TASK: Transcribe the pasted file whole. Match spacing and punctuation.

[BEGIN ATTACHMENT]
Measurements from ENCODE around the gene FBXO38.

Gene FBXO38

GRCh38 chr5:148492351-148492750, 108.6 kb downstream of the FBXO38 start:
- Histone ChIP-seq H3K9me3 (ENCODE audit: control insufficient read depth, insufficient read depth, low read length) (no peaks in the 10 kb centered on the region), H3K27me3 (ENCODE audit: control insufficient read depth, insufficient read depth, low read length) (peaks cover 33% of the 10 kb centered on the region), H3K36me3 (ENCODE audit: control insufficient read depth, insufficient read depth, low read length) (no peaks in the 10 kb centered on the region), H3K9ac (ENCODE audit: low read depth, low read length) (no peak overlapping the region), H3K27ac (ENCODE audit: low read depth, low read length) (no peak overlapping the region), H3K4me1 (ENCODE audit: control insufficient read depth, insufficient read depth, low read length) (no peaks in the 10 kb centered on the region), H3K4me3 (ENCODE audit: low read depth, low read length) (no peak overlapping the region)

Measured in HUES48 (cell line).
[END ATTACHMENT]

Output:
Measurements from ENCODE around the gene FBXO38.

Gene FBXO38

GRCh38 chr5:148492351-148492750, 108.6 kb downstream of the FBXO38 start:
- Histone ChIP-seq H3K9me3 (ENCODE audit: control insufficient read depth, insufficient read depth, low read length) (no peaks in the 10 kb centered on the region), H3K27me3 (ENCODE audit: control insufficient read depth, insufficient read depth, low read length) (peaks cover 33% of the 10 kb centered on the region), H3K36me3 (ENCODE audit: control insufficient read depth, insufficient read depth, low read length) (no peaks in the 10 kb centered on the region), H3K9ac (ENCODE audit: low read depth, low read length) (no peak overlapping the region), H3K27ac (ENCODE audit: low read depth, low read length) (no peak overlapping the region), H3K4me1 (ENCODE audit: control insufficient read depth, insufficient read depth, low read length) (no peaks in the 10 kb centered on the region), H3K4me3 (ENCODE audit: low read depth, low read length) (no peak overlapping the region)

Measured in HUES48 (cell line).